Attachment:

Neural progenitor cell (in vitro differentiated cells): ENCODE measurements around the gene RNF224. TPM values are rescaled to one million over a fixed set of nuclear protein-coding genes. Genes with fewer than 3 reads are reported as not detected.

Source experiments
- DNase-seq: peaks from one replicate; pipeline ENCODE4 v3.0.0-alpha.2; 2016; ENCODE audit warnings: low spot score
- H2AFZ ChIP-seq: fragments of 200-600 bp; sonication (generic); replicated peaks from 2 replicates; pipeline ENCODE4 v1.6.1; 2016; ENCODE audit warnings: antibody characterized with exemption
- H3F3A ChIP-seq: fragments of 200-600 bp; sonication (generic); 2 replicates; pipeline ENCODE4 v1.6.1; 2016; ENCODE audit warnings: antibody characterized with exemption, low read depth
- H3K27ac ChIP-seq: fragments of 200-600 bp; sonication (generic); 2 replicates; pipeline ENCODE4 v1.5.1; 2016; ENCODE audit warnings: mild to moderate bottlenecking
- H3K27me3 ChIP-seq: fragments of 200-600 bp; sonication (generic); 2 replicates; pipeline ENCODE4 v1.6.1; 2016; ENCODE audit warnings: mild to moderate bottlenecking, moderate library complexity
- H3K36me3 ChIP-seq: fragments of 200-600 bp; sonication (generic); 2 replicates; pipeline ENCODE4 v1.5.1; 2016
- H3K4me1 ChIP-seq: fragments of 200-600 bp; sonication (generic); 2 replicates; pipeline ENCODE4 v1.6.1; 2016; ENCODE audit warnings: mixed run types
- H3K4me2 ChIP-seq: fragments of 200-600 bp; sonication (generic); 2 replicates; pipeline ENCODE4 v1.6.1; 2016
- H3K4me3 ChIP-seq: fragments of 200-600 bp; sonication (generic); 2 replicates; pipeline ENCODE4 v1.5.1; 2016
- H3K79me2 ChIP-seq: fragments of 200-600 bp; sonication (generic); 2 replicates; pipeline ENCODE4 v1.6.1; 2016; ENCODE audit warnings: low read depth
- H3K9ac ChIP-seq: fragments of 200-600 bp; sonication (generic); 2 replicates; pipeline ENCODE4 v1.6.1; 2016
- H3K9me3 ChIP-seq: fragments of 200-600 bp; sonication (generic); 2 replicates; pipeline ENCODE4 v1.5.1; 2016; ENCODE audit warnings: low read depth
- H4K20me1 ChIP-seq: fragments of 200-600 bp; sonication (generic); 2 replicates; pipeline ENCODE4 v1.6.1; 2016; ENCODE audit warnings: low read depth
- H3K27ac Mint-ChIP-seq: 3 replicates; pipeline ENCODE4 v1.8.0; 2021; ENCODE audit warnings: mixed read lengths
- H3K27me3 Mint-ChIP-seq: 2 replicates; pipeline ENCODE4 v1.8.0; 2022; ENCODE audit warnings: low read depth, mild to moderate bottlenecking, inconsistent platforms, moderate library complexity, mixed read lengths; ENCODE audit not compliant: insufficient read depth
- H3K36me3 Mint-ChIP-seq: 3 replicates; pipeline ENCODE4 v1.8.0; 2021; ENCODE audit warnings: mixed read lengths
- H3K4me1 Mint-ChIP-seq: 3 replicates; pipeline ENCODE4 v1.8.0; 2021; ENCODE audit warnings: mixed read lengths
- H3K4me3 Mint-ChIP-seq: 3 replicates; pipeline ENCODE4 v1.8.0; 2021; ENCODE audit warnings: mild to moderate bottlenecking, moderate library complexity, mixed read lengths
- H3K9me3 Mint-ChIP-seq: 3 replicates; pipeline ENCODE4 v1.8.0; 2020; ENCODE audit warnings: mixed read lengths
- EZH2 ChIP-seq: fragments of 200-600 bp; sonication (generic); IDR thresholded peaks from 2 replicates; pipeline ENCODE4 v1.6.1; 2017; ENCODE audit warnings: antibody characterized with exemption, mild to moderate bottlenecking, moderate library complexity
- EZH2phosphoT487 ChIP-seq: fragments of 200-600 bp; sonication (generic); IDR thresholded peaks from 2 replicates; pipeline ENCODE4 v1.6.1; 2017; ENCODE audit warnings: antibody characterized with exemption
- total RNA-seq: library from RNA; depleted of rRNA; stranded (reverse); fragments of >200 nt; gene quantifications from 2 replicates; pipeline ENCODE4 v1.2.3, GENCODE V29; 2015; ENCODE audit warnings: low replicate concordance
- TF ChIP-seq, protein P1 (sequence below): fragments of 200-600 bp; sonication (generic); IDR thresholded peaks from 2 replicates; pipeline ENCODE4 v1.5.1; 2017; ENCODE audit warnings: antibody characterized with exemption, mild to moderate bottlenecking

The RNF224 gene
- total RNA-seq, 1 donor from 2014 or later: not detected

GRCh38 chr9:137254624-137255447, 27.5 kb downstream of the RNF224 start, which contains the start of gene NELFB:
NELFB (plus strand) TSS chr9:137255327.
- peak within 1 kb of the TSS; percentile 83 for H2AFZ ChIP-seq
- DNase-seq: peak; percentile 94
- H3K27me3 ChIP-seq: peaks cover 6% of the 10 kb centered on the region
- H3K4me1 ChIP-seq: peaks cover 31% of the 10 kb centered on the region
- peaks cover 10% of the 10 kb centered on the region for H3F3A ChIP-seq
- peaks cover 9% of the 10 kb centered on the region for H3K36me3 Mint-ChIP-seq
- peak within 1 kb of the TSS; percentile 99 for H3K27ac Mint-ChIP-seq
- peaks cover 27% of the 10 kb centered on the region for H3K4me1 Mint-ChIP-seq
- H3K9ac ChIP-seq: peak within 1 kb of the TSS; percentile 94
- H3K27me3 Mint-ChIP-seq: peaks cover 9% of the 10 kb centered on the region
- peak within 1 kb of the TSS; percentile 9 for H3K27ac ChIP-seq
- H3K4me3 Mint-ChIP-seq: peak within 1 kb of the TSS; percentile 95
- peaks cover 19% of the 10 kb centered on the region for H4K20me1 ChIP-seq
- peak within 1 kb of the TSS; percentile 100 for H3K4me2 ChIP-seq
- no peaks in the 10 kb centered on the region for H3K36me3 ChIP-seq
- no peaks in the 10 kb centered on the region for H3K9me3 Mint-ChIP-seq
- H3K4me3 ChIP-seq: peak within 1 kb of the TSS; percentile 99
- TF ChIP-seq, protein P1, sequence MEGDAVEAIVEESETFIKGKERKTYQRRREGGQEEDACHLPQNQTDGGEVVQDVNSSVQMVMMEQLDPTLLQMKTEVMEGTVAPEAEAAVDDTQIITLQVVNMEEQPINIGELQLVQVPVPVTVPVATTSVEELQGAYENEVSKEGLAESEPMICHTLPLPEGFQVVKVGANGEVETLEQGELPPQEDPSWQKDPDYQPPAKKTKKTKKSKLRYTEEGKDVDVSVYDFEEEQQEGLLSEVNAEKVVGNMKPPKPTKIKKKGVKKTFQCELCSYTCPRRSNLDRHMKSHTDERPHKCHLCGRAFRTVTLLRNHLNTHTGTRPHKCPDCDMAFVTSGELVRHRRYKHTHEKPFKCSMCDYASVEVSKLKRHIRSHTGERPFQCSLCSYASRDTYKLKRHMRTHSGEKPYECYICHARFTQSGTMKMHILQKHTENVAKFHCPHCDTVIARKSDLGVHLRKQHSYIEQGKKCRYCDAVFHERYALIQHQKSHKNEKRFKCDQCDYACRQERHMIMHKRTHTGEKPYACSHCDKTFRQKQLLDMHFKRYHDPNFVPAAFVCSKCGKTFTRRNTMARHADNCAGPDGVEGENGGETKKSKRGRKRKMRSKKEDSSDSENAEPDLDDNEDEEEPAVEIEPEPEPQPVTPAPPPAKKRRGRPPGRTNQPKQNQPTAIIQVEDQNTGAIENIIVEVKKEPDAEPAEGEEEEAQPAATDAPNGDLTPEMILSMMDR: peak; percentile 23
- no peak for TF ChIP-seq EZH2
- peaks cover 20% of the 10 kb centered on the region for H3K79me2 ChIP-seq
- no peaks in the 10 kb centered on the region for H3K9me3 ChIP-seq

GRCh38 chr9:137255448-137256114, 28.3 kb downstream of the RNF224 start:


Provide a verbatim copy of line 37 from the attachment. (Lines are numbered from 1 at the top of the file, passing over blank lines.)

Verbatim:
- peaks cover 27% of the 10 kb centered on the region for H3K4me1 Mint-ChIP-seq